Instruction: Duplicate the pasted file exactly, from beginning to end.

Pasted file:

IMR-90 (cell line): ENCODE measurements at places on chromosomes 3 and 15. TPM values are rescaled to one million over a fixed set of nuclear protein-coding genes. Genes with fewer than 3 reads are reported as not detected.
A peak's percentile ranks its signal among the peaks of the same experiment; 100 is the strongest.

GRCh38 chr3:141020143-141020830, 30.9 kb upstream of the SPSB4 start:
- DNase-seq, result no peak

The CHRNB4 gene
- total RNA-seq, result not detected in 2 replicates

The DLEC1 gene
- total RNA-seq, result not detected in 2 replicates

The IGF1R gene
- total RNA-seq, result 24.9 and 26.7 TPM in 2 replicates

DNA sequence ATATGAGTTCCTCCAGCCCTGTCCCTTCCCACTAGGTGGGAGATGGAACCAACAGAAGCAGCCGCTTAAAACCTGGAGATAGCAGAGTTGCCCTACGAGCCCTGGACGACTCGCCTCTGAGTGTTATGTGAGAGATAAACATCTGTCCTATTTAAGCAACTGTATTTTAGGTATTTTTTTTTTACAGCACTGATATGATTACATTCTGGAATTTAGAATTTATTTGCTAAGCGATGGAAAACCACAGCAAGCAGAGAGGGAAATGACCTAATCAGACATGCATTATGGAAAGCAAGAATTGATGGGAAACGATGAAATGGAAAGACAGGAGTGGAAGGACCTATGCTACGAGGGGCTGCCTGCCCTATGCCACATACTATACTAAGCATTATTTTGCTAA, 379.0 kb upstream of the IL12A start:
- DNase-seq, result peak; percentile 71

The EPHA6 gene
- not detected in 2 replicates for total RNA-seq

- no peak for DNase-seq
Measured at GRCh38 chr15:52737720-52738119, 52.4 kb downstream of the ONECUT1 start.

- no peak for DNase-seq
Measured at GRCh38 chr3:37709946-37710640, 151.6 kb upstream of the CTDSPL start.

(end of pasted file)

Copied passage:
IMR-90 (cell line): ENCODE measurements at places on chromosomes 3 and 15. TPM values are rescaled to one million over a fixed set of nuclear protein-coding genes. Genes with fewer than 3 reads are reported as not detected.
A peak's percentile ranks its signal among the peaks of the same experiment; 100 is the strongest.

GRCh38 chr3:141020143-141020830, 30.9 kb upstream of the SPSB4 start:
- DNase-seq, result no peak

The CHRNB4 gene
- total RNA-seq, result not detected in 2 replicates

The DLEC1 gene
- total RNA-seq, result not detected in 2 replicates

The IGF1R gene
- total RNA-seq, result 24.9 and 26.7 TPM in 2 replicates

DNA sequence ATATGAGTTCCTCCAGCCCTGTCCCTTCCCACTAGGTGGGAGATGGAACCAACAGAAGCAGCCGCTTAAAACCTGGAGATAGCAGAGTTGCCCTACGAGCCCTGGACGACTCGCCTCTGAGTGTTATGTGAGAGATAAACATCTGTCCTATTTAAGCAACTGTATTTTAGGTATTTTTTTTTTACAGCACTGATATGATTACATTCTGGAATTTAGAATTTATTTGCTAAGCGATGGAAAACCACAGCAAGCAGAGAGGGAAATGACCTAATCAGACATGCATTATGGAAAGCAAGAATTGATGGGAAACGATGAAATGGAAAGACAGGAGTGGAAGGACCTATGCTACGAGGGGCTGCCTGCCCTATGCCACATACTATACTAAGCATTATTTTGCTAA, 379.0 kb upstream of the IL12A start:
- DNase-seq, result peak; percentile 71

The EPHA6 gene
- not detected in 2 replicates for total RNA-seq

- no peak for DNase-seq
Measured at GRCh38 chr15:52737720-52738119, 52.4 kb downstream of the ONECUT1 start.

- no peak for DNase-seq
Measured at GRCh38 chr3:37709946-37710640, 151.6 kb upstream of the CTDSPL start.